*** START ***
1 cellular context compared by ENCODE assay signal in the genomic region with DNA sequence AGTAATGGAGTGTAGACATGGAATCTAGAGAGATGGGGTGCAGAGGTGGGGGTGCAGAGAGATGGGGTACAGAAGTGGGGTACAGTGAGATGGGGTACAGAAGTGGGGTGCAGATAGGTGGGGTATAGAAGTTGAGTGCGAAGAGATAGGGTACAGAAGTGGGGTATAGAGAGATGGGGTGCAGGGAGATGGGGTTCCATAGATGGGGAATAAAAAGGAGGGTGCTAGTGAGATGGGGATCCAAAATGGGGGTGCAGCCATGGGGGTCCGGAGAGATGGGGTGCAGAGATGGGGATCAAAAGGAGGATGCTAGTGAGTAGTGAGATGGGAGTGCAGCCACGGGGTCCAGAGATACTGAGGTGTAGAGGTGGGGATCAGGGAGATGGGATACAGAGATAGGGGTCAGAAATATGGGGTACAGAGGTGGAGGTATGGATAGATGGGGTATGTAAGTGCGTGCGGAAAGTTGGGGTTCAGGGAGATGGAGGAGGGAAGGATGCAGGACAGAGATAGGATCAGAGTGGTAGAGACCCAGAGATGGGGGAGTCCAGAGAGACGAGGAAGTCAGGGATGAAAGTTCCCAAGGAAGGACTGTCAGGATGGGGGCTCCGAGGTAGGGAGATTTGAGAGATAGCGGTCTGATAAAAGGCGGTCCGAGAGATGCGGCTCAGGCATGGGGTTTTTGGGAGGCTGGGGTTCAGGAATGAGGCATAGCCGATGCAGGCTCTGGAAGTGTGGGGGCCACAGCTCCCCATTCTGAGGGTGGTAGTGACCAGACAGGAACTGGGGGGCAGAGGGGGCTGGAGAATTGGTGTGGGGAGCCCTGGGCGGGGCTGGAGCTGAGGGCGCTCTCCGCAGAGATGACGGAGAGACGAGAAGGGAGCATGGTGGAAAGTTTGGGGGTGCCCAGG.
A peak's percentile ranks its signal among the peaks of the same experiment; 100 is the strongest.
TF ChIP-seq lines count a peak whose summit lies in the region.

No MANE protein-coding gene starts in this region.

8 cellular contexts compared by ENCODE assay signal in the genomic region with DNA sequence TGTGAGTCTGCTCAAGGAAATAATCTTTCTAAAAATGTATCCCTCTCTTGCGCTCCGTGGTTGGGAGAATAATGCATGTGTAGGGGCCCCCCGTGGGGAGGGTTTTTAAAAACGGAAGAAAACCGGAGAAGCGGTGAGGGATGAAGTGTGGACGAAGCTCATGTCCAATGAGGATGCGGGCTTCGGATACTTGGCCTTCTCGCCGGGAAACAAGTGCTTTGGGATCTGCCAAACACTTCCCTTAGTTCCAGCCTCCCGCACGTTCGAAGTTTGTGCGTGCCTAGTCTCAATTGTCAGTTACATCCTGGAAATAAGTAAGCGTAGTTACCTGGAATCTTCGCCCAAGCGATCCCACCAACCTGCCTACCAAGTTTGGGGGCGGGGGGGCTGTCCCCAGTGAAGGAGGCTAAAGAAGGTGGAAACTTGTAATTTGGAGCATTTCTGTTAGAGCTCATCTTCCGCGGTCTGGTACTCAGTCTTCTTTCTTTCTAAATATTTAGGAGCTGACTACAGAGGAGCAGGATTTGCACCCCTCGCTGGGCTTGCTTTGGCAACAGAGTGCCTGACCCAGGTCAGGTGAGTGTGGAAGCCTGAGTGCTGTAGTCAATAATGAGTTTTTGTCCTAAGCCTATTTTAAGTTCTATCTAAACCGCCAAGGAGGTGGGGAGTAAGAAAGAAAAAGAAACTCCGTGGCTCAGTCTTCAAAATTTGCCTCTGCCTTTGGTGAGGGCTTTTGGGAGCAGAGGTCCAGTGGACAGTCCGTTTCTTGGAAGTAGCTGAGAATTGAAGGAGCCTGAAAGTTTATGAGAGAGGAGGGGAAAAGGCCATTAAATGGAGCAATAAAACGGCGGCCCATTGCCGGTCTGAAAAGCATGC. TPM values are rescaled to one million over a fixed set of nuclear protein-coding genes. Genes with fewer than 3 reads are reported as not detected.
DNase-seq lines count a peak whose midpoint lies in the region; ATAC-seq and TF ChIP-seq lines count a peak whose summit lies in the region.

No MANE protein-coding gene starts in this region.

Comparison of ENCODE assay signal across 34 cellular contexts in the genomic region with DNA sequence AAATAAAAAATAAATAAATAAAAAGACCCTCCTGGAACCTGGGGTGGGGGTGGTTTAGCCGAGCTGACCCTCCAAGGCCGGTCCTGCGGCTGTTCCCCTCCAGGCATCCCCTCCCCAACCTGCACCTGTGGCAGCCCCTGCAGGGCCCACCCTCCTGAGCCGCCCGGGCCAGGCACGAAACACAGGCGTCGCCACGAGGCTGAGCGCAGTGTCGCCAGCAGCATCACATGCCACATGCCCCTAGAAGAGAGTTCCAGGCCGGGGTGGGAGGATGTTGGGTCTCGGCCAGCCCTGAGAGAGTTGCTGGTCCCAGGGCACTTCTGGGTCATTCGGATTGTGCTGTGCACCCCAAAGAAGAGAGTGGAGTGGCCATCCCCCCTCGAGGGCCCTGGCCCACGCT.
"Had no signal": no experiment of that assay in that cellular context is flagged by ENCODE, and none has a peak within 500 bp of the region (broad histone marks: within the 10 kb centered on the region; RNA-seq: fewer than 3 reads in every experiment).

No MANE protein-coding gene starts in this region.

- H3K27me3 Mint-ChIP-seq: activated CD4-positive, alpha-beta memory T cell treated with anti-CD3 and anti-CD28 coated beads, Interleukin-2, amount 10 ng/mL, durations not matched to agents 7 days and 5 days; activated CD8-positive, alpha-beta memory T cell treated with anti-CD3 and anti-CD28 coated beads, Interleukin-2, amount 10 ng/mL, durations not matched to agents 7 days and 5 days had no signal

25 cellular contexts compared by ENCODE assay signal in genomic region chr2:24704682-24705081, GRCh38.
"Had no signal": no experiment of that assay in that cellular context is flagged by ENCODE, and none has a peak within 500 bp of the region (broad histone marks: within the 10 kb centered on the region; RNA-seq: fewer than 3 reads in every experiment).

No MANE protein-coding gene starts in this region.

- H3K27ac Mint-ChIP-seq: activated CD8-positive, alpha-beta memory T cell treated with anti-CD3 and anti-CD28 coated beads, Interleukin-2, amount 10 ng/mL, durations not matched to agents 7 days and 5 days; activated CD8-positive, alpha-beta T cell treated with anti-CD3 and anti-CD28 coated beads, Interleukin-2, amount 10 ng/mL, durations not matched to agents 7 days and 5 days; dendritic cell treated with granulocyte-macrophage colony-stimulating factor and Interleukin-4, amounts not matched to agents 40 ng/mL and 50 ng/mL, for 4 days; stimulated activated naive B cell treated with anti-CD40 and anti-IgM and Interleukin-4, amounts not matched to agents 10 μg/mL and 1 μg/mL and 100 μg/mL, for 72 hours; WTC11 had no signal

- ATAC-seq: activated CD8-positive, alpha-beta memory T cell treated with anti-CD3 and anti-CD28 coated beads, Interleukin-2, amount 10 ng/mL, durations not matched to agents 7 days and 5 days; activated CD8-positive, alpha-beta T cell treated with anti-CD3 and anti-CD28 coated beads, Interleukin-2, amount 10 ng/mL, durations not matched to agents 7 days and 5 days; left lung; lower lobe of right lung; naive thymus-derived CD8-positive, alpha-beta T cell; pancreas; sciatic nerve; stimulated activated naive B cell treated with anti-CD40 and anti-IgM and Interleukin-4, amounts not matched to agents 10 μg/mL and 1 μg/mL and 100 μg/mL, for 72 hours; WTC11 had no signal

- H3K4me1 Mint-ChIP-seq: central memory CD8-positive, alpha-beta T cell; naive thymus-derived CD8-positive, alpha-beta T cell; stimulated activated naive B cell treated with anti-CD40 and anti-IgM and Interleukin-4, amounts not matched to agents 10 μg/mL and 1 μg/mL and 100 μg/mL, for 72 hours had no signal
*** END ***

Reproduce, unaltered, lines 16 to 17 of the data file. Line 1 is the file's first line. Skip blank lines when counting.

- ATAC-seq: activated CD8-positive, alpha-beta memory T cell treated with anti-CD3 and anti-CD28 coated beads, Interleukin-2, amount 10 ng/mL, durations not matched to agents 7 days and 5 days; activated CD8-positive, alpha-beta T cell treated with anti-CD3 and anti-CD28 coated beads, Interleukin-2, amount 10 ng/mL, durations not matched to agents 7 days and 5 days; left lung; lower lobe of right lung; naive thymus-derived CD8-positive, alpha-beta T cell; pancreas; sciatic nerve; stimulated activated naive B cell treated with anti-CD40 and anti-IgM and Interleukin-4, amounts not matched to agents 10 μg/mL and 1 μg/mL and 100 μg/mL, for 72 hours; WTC11 had no signal

- H3K4me1 Mint-ChIP-seq: central memory CD8-positive, alpha-beta T cell; naive thymus-derived CD8-positive, alpha-beta T cell; stimulated activated naive B cell treated with anti-CD40 and anti-IgM and Interleukin-4, amounts not matched to agents 10 μg/mL and 1 μg/mL and 100 μg/mL, for 72 hours had no signal